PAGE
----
When my host Gaby returned from work this evening, he made us a delicious rice-and-dal dinner, and then since the rain had mostly stopped, he took me into the “old town” part of St.-Jean-sur-Richelieu, and we walked along the river and canal path. The river is not deep enough here for most boats to pass, so more than a century ago, they built the adjacent canal for that purpose. And just within the past few years, a new river bridge went in. I really liked the modern industrial style of the bridgehead.

The forecast shows clouds tomorrow, but no rain after 7 am, so my modified plan is in place to bike to Montreal and meet up with my Brompton friend Aurelie!

Do you have your own dream or project, and would like some support or collaborative brainstorming about it? Use the green “contact” button above to schedule a one-hour phone or video call with me!

Want to be notified of future blog posts? Use the green “sign up” button to subscribe!

Want to support my vision financially? I am in the process of manifesting $50,000 in lieu of a “salary” for the year of this journey. You can make a one-time or monthly contribution, or even become a Fairy Godfunder! (Heartfelt thanks to all my patrons and supporters!)

Made it to Canada!

6/22/22

Today was another bicycling day, 39 miles. (Or should I say, 63 kilometers! Gotta get used to this metric stuff for the next several weeks…)

The weather cooperated, with pleasant temps and even a tailwind for most of the way! Unfortunately I think I got a bit of sunburn on my arms; not enough sunscreen, I guess. Pretty mild, though.

I left the lodge just after 10:00 am, and pedaled through mile after mile of beautiful bucolic scenery, first in Vermont and then in Quebec.

Crossing the border went very smoothly. I only had to wait for one car ahead of me. I can now say that I have crossed into Canada by car, bus, train, boat, plane… and now, finally, by pedal power! Other than simply walking across, I think that is every possible way.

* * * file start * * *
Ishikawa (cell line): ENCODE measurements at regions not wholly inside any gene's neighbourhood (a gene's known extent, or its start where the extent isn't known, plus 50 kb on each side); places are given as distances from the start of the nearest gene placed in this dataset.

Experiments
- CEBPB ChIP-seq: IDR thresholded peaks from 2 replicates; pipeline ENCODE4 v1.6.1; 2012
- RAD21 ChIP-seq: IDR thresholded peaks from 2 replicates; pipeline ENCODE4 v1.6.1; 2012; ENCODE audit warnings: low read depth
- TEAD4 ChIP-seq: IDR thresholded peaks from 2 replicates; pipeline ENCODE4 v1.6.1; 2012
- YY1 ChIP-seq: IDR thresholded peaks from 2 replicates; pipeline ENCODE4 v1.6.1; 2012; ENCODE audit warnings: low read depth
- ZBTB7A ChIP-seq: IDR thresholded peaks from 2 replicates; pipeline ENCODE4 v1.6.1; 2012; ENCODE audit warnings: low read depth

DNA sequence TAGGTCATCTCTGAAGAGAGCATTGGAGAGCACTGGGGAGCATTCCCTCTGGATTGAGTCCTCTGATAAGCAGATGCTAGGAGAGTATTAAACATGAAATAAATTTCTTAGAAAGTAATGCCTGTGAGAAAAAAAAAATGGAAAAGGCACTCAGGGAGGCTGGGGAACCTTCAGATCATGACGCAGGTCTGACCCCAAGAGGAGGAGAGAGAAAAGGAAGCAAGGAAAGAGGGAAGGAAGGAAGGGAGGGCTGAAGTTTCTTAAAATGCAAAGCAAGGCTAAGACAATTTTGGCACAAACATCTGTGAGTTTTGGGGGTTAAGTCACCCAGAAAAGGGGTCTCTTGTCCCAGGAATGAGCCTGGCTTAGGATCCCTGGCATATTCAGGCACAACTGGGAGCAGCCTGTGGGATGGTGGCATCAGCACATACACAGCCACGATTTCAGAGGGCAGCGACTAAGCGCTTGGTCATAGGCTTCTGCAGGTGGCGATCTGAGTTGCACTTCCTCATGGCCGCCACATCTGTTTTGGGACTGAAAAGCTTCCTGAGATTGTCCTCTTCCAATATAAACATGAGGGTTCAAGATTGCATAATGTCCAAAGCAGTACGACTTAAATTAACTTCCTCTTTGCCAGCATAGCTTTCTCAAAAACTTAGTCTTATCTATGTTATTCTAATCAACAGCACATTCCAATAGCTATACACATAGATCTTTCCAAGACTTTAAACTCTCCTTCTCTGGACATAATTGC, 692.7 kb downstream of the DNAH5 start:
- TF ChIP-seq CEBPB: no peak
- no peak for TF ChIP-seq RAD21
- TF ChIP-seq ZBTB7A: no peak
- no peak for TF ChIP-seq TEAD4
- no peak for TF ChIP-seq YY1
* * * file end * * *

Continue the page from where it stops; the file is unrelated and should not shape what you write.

I did have a bit of a snafu with my phone service. Although my Verizon plan promised unlimited talk, text, and data in Canada (at no extra charge!) I found that once I crossed the border, service got very spotty and shoddy, to the point that my phone was pretty much unusable for most of the day. I could have stressed out about it, but mostly chose not to: I still had access to my map (though not the directions, without internet) and the address of my new Warmshowers host Gaby here in Saint-Jean-sur-Richelieu. I used this to navigate and find his place just fine, although unfortunately I wasn’t able to text him ahead of time as we had agreed, and therefore he also couldn’t text me the code to get in before he arrived. It was OK, though; I hung out in a nearby park until he got home from work. (And I eventually found that restarting the phone did seem to help, although I have WiFi here at the house now, too.)

Meanwhile, I enjoyed all the fun new signs in this country, although I admit I was intimidated by the language barrier. I’ve been a bit nervous about that for weeks. I have visited Quebec once before—in May of 2019, for the same Montreal Marillion Weekend I’ll be attending next week—and found it a bit challenging to be surrounded by spoken and written French everywhere, since I don’t speak it. At that time and place, I found that everyone I encountered could and would speak English with me if I replied to their “bonjour” greeting with a smile and a “hi,” and I’m trusting that will be the case this time, as well. But even so, it adds a bit of stress for me to be in a place where the language does not flow easily for me. I’m used to living a very verbal life, and also striking up conversations with strangers as I travel.

I did manage to navigate a natural-foods store, though, and pick up several vegan sweet treats. (All I needed to say was “Merci!” as I left the register.)

Gaby had prepared a vegan meal ahead of time for dinner; although he is not completely vegan himself—and I had not yet mentioned that I was, because I didn’t want to presume that he would provide meals—he said he had noticed that his Warmshowers guests seem to prefer vegan meals. Cool!

We ate on the back patio, overlooking his vegetable garden, and ended up talking culture and politics for hours. I learned a few things about Canada. It was all very interesting, and I was extra appreciative for his engagement and enthusiasm: he is Quebecois, so French is his native language and he struggled occasionally to find the right English words. It was a wonderfully warm welcome for me into this country, and this new chapter of my journey.

Tomorrow I had planned to make one more riding day, into Montreal. The forecast is not looking at all pleasant for that. Gaby has graciously offered to let me stay another night here if I need it. I’ll see how the weather shapes up in the morning, and decide then.

Do you have your own dream or project, and would like some support or collaborative brainstorming about it? Use the green “contact” button above to schedule a one-hour phone or video call with me!